Workers Protest Union Official’s Arrest : Labor: The California State Employees Assn. urges the governor to dismiss two Anaheim managers of the Economic Development Department after a CSEA representative was taken into custody.
State workers Monday protested the arrest last week of a union representative on suspicion of making threats against the Anaheim office of the state Economic Development Department.
The arrest came Thursday at the Anaheim EDD office during a meeting between the union official and a state employee. They were meeting in a break room to discuss a grievance.
State officials say they didn’t want union representative James Connors talking to workers because he had made statements that amounted to a threat against the department. The union says that all Connors did was say that if morale didn’t improve at the Anaheim office, it could face the same situation as a Garden Grove office where a frustrated employee in 1986 shot to death a supervisor and then himself.
Connors, 55, a California State Employees Assn. representative for nearly 20 years, was arrested on suspicion of trespassing, obstructing police officers and making terrorist threats. He spent most of Thursday in County Jail with bail initially set at $10,000 before he was released later that evening on his own recognizance. He could face up to three years in jail and $4,000 in fines, if convicted.
Connors is one of about 50 labor relations representatives who work on behalf of the union’s estimated 125,000 members statewide. The union has called on Gov. George Deukmejian and EDD Director Alice J. Gonzales to take action--including dismissal--against two Anaheim managers and up to four other state EDD officials that the union says were involved in the action against Connors.
In addition, CSEA said it will file unfair labor charges against the EDD, and is considering suing the agency. They also have asked the California State Police Commissioner to investigate the action of the arresting officers.
“What we want is that everyone who is responsible for this adversity to be charged,” said Margaret Dean, president of CSEA. “Management has rights but not rights that infringe on the rights of the employees and the organization.”
Last week’s arrest came in the aftermath of a comment by Connors at a meeting on April 26 between the union and Anaheim office managers. “Mr. Connors made a remark that we felt . . . posed a threat to our employees and our workplace,” said Valerie Reynoso, a spokeswoman for the EDD. “We took it very seriously.”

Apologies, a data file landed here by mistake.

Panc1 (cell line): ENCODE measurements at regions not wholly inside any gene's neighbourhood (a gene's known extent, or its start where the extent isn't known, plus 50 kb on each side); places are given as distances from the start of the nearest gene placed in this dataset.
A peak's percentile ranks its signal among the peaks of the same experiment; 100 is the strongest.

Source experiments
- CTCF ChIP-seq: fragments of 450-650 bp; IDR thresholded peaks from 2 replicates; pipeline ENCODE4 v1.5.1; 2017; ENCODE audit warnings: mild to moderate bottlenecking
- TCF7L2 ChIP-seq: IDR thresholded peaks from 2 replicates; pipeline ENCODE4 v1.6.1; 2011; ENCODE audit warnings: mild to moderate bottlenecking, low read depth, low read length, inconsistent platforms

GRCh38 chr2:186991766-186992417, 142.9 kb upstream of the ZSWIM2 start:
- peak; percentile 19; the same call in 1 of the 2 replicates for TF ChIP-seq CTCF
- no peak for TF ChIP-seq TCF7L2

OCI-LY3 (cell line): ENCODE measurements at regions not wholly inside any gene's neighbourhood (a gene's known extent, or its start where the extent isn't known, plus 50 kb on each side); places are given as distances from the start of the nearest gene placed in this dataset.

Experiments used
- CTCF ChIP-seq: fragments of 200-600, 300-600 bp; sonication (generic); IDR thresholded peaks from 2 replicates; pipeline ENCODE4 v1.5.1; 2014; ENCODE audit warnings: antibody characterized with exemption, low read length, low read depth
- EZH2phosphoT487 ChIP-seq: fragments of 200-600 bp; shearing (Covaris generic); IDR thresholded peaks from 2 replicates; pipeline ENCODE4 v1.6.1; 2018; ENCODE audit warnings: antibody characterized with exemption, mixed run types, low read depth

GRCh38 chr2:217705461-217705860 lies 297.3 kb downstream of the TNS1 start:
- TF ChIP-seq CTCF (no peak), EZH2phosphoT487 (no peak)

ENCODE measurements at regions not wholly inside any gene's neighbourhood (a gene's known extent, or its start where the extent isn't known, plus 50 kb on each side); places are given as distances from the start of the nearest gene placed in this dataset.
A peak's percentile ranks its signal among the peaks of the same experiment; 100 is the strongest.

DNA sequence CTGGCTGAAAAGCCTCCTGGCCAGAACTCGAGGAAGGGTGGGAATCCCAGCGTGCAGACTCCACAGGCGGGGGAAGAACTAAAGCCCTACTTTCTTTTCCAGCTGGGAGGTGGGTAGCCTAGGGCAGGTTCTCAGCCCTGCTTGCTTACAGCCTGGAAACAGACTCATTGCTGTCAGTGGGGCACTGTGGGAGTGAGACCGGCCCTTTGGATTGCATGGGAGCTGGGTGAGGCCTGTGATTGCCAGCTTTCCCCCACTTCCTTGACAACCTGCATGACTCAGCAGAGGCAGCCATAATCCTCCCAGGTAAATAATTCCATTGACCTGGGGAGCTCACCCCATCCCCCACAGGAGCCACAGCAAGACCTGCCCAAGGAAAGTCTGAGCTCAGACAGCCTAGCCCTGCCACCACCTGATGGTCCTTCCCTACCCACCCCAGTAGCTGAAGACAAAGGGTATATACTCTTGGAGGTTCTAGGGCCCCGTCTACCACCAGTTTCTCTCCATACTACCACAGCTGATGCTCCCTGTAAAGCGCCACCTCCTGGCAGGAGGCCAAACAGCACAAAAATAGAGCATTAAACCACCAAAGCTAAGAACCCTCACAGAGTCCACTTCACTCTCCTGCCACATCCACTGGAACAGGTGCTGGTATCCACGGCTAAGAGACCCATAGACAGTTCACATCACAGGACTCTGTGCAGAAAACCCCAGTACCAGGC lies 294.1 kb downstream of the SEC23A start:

At the meeting, she said, Connors had warned Jesus Vasquez, manager of the Anaheim office, and others that if certain pending labor matters were not resolved, the office may have an incident such as the one in Garden Grove.
That comment was in reference to a March 1986 murder-suicide in the EDD’s office there in which an employee gunned down his manager and then killed himself, in a scene union representatives say was virtually inevitable under the office’s strained working conditions.
Union representatives say they believed that the dispute over Connors’ remarks had been settled during a meeting the day before the arrest and that the idea of Connors’ comment being seen as a threat was laid to rest.
“It seemed there was a resolution,” said Susan Kleinman, a CSEA attorney, of the Wednesday meeting. “There weren’t police there at that time.”
But CSEA spokeswoman Pat Mc Conahay said that Vasquez had asked the union to send anyone but Connors for the grievance meeting on Thursday because Vasquez perceived him as a potential threat to the safety of the workplace.
But since the Anaheim office was in Connors’ area, and he was familiar with the workers, his supervisor saw no reason to bend to what he considered an unfounded request, Mc Conahay said.
So after Connors called the office on Wednesday, a common practice to inform officials that he would be meeting with an employee the following day, Vasquez called the California State Police and asked for intervention.
State Police Capt. Robert Donnalley said that although Connors made no threats that Thursday, police made the arrest based on the perceived threat he posed at that working environment.
“A sustained fear has developed out of the threat that man has made,” Donnalley said. “That threat was made previous to our involvement.” He said Connors did not offer any physical resistance during the morning arrest.